Chris Colepaugh Living His Dream

ChrisColepaughSolo

Although pursuing a career in music is a choice for some, it is destiny for others. The latter definitely applies to Moncton’s Chris Colepaugh.

For the last two decades, Colepaugh has fronted his namesake band, Chris Colepaugh and The Cosmic Crew, touring throughout Canada and the U.S. supporting acts including Big Sugar, Gov’t Mule and more.

Additionally, however, Colepaugh has flexed his muscle as an in-demand producer for a myriad of local talent, and as a part of Roch Voisine’s band, has toured throughout Canada and Europe, even making an appearance at the 2014 Winter Olympics in Sochi, Russia.

When it comes to music, Colepaugh is such a natural at virtually everything he plays, Voisine once joked, “[he] can seemingly pick up whatever instrument is given to him and play. I hate guys like that,” Voisine laughed. “But at the same token, I can rest easy knowing that if someone ever faints on stage, Chris will be able to pick up the slack with no hesitation.”

The show Colepaugh brings to Casino New Brunswick’s Hub City Pub on Thursday evening – a free show that kicks off at 8 p.m. – is yet another demonstration of his sweeping capabilities. The performance will see Colepaugh performing solo, delighting audiences with his renditions of some of the greatest songs of the last 50-plus years.

According to Colepaugh, shows like this have helped broaden his musical pallet even further:

“The idea to do solo shows really stemmed from the fact that my guitars were just going to be gathering dust when I wasn’t working with the band,” an affable Colepaugh says. “I really got behind the idea that it would be great to sit and play songs for people that I would want to hear.”

With a catalogue of more than 1,000 songs at his disposal, the musician says audience requests often range from “typical” fare, including The Beatles, Roy Orbison and Crosby, Stills & Nash, to more “out there” picks like 1999’s “Mambo No. 5.”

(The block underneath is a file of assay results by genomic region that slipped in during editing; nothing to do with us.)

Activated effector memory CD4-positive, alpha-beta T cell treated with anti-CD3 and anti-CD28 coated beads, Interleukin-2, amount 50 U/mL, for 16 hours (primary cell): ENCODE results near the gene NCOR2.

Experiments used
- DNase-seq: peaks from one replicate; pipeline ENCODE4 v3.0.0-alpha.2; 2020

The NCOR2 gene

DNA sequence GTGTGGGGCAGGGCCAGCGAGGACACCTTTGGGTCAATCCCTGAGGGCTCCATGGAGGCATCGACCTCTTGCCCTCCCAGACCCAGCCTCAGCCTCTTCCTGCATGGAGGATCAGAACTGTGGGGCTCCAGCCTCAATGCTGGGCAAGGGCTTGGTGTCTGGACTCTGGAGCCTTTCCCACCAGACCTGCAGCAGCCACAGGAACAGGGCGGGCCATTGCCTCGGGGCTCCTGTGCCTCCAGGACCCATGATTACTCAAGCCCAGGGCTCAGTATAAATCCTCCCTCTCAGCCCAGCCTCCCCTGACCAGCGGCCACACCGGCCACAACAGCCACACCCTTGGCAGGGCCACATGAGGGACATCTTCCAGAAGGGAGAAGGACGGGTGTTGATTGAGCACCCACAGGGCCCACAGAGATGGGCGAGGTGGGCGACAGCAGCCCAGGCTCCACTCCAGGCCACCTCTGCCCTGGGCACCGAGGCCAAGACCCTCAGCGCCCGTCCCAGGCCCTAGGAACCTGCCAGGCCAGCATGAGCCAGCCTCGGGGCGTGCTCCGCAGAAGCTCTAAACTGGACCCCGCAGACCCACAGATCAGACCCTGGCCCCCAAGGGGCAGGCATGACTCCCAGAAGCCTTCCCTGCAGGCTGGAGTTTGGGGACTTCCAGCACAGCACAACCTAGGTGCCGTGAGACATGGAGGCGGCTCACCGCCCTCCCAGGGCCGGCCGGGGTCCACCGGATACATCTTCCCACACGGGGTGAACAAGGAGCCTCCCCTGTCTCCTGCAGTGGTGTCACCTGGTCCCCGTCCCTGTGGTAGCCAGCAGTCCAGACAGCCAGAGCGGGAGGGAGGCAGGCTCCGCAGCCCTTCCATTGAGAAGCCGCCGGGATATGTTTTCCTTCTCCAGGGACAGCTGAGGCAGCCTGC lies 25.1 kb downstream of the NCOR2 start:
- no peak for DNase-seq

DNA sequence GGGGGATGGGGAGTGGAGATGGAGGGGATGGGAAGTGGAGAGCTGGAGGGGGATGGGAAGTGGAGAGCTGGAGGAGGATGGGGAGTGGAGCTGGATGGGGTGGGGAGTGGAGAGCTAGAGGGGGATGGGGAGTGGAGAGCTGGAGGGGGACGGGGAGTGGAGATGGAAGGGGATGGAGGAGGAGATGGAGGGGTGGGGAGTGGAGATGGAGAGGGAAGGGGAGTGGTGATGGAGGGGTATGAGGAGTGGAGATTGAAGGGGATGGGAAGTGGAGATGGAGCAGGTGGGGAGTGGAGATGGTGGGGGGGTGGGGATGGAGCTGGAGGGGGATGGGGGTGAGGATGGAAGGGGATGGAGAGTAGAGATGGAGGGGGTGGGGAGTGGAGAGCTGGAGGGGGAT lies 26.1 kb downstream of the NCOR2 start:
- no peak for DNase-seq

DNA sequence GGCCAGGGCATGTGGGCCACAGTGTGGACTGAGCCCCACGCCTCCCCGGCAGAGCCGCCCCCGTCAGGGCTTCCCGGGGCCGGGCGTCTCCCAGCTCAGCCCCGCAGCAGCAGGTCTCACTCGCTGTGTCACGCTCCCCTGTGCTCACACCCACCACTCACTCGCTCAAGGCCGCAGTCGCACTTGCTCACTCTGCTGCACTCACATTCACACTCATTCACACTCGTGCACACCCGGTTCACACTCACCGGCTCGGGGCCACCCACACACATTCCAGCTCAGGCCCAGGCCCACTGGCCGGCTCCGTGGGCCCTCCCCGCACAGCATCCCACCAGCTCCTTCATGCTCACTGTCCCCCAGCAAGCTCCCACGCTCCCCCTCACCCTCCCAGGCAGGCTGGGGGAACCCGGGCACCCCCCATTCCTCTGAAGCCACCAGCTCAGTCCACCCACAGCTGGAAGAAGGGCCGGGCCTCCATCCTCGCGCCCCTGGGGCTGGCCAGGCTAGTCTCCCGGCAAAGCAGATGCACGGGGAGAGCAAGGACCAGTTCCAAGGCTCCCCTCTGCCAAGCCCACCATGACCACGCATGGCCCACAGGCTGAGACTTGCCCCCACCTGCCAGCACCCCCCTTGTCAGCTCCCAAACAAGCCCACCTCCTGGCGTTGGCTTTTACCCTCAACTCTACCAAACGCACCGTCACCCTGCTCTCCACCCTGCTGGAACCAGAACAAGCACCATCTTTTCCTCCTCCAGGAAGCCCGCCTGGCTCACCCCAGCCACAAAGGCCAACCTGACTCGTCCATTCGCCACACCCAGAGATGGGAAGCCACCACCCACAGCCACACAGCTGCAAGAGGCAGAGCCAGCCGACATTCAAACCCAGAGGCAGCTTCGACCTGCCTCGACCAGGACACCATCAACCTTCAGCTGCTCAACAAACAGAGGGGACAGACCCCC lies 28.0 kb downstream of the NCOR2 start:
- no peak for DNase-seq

“Much of my versatility stems from the fact I was exposed to so much in the way of music when I was growing up. My father would play Guy Lombardo and Glenn Miller at dinner, but would also listen to Deep Purple, Led Zeppelin, Alice Cooper, The Beatles and The Rolling Stones.

“My father eventually moved onto playing music during Sunday mass, and, before long, had me sitting in with him, showing me a whole other world of amazing melodies. It was those different experiences that added up to making me who I am today.”

Colepaugh’s musical versatility, knowledge and appreciation of varied styles of music were something that was instilled in him at an early age courtesy of his family. Despite his musical upbringing and background, he says his parents never forced the issue of taking lessons upon him, and instead decided to let him steer where he wanted to go.

“Growing up, if my father wasn’t playing the piano, there was always a radio or stereo playing. I was probably three or four years old when I began messing around on the piano, which I stuck with until I was 11-12 years old when I decided I wanted to be a drummer.”

After having mastered the drums, Colepaugh set his sights on what many would argue is his true musical calling: the guitar.

“I had been playing drums for awhile and then saw a broadcast of the Woodstock concert on Muchmusic,” Colepaugh recalls. “I saw Crosby, Stills & Nash perform ‘Suite: Judy Blue Eyes’ and something clicked. Their performance floored me; it was a pivotal moment. I spent hours watching and re-watching their performance of that song. It became the first song I learned how to play on the guitar.”

Colepaugh has since parlayed teaching himself guitar into a full-time occupation that sees him perform in the Metro Moncton area three to four times each week. He acknowledges that while some may see performing the music of others as somehow compromising, he feels it is an important facet of who he is as a musician.

“Fame and fortune can be fleeting. I just wanted to do my best to make a living by playing music. Some people might look down on it, but I’m out there making a living from singing some of the world’s best songs to people. If you had asked 10 year-old me what I would be doing at 41, I never could have dreamed that I would be playing music as a full-time occupation. Between this, my work with my band and the music I make with Roch [Voisine],I truly couldn’t be happier.”

What: Chris Colepaugh
When: Thursday Dec. 17, 8 p.m.
Where: Hub City Pub, located inside Casino New Brunswick, 21 Casino Dr., Moncton
Admission is free